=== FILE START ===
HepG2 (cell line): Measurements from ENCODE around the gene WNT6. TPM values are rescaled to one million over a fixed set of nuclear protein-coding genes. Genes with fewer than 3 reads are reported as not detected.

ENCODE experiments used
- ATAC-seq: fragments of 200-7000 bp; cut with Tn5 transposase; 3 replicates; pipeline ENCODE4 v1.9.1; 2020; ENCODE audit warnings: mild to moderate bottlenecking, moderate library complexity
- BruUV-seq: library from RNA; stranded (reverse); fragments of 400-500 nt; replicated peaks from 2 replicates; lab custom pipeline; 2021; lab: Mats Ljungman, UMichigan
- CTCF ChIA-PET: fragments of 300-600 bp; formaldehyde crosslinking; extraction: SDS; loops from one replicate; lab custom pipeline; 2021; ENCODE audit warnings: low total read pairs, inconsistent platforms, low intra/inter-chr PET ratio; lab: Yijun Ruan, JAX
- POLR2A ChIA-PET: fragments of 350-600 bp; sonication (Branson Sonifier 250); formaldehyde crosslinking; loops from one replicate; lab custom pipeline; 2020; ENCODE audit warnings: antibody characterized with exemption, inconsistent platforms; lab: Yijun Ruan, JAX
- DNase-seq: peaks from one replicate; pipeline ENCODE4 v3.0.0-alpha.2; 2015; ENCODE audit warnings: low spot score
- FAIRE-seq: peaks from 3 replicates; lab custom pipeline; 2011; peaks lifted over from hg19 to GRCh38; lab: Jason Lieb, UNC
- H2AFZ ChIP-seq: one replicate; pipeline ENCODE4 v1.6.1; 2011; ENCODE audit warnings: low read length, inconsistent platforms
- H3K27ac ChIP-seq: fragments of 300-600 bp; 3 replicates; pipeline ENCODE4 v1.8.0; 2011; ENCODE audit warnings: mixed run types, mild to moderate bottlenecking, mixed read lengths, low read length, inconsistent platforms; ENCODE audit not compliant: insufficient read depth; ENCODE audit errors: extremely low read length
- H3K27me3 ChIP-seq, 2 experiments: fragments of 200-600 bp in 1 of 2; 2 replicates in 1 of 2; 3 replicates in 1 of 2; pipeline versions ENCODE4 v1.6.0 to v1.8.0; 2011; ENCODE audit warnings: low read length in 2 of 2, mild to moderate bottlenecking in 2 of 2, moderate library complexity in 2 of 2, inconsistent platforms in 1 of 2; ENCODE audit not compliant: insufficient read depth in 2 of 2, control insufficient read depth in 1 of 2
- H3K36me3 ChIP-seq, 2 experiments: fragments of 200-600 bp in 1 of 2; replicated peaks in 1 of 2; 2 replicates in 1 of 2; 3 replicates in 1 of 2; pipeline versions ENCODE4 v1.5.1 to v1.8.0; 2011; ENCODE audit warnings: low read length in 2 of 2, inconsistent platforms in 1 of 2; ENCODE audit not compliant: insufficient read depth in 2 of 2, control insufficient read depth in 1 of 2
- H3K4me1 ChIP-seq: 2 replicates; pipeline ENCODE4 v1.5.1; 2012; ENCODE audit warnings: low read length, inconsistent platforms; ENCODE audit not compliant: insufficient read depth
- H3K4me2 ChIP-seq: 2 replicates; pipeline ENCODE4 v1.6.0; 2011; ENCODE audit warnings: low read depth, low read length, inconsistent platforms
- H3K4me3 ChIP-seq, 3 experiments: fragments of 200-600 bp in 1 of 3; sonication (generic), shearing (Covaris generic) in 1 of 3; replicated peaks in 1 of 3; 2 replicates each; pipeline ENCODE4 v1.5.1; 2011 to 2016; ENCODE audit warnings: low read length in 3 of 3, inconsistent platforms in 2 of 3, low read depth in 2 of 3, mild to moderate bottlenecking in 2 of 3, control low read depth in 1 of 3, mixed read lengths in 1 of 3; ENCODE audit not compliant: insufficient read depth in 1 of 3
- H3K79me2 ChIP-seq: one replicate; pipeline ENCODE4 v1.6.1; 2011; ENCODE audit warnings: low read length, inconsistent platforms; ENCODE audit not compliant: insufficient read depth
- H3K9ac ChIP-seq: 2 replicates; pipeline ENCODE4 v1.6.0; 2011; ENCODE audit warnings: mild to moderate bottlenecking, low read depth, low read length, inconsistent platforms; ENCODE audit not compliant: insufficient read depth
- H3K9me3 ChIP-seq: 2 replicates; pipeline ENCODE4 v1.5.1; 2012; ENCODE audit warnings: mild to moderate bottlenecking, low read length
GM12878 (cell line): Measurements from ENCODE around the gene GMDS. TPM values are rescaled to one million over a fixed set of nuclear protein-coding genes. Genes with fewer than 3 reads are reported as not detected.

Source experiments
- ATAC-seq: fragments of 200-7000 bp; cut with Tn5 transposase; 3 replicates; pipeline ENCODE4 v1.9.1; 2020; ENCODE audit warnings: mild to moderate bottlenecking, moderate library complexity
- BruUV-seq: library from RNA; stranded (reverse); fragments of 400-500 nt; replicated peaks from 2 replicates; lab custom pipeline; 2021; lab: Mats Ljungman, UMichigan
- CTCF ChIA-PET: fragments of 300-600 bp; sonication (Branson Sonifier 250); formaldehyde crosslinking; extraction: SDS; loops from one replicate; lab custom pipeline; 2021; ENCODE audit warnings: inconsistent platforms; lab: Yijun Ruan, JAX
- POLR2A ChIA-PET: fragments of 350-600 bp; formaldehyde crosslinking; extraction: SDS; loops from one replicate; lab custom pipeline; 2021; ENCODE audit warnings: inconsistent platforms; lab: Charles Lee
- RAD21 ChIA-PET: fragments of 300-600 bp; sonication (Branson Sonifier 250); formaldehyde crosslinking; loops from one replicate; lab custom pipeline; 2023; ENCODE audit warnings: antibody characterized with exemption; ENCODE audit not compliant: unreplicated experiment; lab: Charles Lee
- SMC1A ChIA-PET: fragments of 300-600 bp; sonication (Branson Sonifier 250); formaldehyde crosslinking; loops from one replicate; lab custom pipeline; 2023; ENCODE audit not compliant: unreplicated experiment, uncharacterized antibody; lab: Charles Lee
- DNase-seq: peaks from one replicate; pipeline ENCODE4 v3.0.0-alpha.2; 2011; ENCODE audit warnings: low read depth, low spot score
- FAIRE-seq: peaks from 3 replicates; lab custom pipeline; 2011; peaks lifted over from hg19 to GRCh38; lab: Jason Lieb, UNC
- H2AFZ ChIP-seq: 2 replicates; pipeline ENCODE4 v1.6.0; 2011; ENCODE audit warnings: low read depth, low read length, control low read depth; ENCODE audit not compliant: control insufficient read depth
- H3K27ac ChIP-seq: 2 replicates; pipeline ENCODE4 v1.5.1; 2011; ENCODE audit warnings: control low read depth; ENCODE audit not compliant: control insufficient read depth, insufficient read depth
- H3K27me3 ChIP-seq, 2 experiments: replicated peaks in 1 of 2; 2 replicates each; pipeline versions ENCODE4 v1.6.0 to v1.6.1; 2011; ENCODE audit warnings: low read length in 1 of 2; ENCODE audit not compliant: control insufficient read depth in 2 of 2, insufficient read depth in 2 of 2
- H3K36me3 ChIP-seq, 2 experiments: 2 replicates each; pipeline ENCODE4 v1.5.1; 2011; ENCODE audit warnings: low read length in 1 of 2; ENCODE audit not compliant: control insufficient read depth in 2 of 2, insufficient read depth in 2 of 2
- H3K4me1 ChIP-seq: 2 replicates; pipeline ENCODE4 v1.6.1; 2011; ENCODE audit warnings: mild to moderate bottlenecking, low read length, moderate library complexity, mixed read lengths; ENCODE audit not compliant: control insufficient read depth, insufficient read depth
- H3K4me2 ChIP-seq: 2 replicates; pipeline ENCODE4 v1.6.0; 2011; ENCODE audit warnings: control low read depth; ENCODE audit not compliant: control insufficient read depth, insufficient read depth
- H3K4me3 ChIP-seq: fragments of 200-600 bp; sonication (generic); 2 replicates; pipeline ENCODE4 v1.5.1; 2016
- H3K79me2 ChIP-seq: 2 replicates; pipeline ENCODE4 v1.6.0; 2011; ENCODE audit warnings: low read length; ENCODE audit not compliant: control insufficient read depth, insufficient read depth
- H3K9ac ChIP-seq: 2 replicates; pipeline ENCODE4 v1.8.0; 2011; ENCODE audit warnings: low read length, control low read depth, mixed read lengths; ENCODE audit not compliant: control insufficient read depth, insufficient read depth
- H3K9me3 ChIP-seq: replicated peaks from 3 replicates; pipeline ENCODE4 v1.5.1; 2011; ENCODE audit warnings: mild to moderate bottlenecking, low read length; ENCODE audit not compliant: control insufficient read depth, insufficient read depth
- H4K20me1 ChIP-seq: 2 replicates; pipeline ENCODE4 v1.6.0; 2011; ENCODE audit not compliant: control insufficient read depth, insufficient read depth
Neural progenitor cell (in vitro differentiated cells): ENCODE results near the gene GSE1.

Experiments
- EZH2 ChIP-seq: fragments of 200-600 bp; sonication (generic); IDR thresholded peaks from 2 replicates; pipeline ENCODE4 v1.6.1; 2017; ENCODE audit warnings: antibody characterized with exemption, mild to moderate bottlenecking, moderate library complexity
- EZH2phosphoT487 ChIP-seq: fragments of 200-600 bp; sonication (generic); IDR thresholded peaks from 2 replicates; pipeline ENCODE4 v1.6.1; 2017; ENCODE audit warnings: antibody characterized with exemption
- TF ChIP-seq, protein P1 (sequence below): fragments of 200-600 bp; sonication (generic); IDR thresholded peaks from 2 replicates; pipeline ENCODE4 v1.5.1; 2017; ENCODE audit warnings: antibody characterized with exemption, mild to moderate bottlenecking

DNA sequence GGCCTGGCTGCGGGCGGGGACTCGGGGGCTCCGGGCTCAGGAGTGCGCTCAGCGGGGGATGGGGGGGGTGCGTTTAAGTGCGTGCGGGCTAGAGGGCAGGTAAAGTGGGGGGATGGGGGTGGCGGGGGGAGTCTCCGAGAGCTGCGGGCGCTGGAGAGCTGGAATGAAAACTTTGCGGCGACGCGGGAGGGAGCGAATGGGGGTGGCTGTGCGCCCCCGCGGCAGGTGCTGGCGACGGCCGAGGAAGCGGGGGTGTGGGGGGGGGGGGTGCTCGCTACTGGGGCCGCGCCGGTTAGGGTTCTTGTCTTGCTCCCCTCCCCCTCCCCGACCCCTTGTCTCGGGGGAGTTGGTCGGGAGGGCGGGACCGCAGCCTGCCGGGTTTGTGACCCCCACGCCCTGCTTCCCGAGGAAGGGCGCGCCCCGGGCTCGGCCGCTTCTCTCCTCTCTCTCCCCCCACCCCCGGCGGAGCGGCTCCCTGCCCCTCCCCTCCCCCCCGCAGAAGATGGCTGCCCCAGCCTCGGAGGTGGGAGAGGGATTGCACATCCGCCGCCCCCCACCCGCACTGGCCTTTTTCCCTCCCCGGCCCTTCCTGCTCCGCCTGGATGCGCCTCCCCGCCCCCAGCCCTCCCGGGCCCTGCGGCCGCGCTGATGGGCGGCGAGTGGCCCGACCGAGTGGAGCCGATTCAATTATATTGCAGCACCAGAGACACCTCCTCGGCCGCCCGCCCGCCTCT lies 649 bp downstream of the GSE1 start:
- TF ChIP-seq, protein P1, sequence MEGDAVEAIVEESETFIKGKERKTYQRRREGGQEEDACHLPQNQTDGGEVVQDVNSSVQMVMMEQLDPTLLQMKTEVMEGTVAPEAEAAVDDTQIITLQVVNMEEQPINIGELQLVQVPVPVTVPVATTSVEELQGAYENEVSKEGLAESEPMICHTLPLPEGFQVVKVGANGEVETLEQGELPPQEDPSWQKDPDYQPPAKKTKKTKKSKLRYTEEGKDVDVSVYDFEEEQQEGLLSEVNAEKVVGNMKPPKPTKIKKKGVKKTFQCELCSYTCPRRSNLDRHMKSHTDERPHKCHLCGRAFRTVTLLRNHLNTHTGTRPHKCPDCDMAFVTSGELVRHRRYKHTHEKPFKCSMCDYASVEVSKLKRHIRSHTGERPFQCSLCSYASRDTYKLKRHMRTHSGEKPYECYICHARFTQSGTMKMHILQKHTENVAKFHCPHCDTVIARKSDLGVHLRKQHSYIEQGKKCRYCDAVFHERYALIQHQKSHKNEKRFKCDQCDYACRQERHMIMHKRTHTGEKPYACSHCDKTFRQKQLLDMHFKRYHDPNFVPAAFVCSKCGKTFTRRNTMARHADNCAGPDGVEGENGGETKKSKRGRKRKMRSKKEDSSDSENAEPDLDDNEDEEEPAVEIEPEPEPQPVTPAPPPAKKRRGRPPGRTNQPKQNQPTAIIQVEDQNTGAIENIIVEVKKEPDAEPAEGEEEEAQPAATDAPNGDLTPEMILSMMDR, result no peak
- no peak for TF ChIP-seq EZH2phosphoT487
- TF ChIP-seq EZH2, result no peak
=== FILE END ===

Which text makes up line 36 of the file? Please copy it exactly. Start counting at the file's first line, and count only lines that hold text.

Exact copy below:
- H3K79me2 ChIP-seq: 2 replicates; pipeline ENCODE4 v1.6.0; 2011; ENCODE audit warnings: low read length; ENCODE audit not compliant: control insufficient read depth, insufficient read depth